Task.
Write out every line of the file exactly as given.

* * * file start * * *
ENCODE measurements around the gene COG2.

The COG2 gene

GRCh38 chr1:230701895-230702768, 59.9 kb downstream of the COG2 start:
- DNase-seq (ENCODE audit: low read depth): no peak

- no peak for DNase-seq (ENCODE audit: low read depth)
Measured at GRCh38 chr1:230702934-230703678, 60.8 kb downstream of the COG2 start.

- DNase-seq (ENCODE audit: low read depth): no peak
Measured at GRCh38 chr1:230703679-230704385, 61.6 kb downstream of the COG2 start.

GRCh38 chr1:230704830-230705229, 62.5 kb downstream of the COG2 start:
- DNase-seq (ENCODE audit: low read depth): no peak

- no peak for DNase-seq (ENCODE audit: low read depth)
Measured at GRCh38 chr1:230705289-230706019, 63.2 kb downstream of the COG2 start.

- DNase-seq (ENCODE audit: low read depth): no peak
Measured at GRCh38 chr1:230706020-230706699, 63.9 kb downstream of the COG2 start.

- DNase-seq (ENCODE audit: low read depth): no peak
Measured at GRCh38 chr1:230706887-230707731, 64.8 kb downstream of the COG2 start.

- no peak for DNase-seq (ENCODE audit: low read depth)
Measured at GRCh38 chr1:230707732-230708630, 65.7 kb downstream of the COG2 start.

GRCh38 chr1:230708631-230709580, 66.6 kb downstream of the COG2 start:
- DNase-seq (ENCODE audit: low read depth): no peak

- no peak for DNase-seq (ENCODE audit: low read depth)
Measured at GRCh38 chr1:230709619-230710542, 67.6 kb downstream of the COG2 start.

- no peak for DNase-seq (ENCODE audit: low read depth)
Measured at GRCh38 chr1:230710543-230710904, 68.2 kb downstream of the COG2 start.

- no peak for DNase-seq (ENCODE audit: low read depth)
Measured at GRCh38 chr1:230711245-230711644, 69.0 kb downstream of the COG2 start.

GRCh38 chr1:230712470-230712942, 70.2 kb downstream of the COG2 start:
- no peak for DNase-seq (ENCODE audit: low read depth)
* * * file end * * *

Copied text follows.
ENCODE measurements around the gene COG2.

The COG2 gene

GRCh38 chr1:230701895-230702768, 59.9 kb downstream of the COG2 start:
- DNase-seq (ENCODE audit: low read depth): no peak

- no peak for DNase-seq (ENCODE audit: low read depth)
Measured at GRCh38 chr1:230702934-230703678, 60.8 kb downstream of the COG2 start.

- DNase-seq (ENCODE audit: low read depth): no peak
Measured at GRCh38 chr1:230703679-230704385, 61.6 kb downstream of the COG2 start.

GRCh38 chr1:230704830-230705229, 62.5 kb downstream of the COG2 start:
- DNase-seq (ENCODE audit: low read depth): no peak

- no peak for DNase-seq (ENCODE audit: low read depth)
Measured at GRCh38 chr1:230705289-230706019, 63.2 kb downstream of the COG2 start.

- DNase-seq (ENCODE audit: low read depth): no peak
Measured at GRCh38 chr1:230706020-230706699, 63.9 kb downstream of the COG2 start.

- DNase-seq (ENCODE audit: low read depth): no peak
Measured at GRCh38 chr1:230706887-230707731, 64.8 kb downstream of the COG2 start.

- no peak for DNase-seq (ENCODE audit: low read depth)
Measured at GRCh38 chr1:230707732-230708630, 65.7 kb downstream of the COG2 start.

GRCh38 chr1:230708631-230709580, 66.6 kb downstream of the COG2 start:
- DNase-seq (ENCODE audit: low read depth): no peak

- no peak for DNase-seq (ENCODE audit: low read depth)
Measured at GRCh38 chr1:230709619-230710542, 67.6 kb downstream of the COG2 start.

- no peak for DNase-seq (ENCODE audit: low read depth)
Measured at GRCh38 chr1:230710543-230710904, 68.2 kb downstream of the COG2 start.

- no peak for DNase-seq (ENCODE audit: low read depth)
Measured at GRCh38 chr1:230711245-230711644, 69.0 kb downstream of the COG2 start.

GRCh38 chr1:230712470-230712942, 70.2 kb downstream of the COG2 start:
- no peak for DNase-seq (ENCODE audit: low read depth)